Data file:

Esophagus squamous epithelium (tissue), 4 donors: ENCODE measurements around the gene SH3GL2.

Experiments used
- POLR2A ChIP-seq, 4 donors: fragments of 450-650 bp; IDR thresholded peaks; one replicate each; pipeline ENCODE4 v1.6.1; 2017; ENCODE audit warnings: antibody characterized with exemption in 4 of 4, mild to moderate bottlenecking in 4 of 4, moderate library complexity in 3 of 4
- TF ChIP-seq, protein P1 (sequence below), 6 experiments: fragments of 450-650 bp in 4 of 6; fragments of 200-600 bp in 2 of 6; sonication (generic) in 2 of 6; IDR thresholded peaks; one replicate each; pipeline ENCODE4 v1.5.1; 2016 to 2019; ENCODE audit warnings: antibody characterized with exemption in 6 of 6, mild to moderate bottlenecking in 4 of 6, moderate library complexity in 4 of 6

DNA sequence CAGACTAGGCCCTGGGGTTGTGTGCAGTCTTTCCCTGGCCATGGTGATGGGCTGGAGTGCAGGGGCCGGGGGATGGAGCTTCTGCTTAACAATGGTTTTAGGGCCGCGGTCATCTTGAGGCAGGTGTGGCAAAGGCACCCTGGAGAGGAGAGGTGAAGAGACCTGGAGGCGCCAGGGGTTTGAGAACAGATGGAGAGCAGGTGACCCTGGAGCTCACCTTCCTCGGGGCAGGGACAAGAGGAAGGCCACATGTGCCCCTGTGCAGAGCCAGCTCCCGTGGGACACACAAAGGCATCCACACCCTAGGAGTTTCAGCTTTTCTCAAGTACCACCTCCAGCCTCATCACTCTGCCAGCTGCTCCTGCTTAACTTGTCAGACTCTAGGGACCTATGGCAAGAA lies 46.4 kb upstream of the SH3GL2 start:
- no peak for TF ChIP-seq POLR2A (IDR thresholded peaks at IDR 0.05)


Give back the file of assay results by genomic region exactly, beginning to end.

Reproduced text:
Esophagus squamous epithelium (tissue), 4 donors: ENCODE measurements around the gene SH3GL2.

Experiments used
- POLR2A ChIP-seq, 4 donors: fragments of 450-650 bp; IDR thresholded peaks; one replicate each; pipeline ENCODE4 v1.6.1; 2017; ENCODE audit warnings: antibody characterized with exemption in 4 of 4, mild to moderate bottlenecking in 4 of 4, moderate library complexity in 3 of 4
- TF ChIP-seq, protein P1 (sequence below), 6 experiments: fragments of 450-650 bp in 4 of 6; fragments of 200-600 bp in 2 of 6; sonication (generic) in 2 of 6; IDR thresholded peaks; one replicate each; pipeline ENCODE4 v1.5.1; 2016 to 2019; ENCODE audit warnings: antibody characterized with exemption in 6 of 6, mild to moderate bottlenecking in 4 of 6, moderate library complexity in 4 of 6

DNA sequence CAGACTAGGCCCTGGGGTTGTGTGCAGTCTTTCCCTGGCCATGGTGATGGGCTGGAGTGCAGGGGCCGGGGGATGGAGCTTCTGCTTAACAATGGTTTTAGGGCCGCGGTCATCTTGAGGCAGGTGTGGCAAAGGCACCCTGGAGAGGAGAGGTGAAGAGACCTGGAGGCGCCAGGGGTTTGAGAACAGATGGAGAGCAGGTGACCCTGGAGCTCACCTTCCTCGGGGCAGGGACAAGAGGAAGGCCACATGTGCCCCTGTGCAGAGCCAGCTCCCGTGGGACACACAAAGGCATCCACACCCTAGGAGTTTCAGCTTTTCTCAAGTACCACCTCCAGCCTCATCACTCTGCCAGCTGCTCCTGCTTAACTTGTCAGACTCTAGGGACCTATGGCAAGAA lies 46.4 kb upstream of the SH3GL2 start:
- no peak for TF ChIP-seq POLR2A (IDR thresholded peaks at IDR 0.05)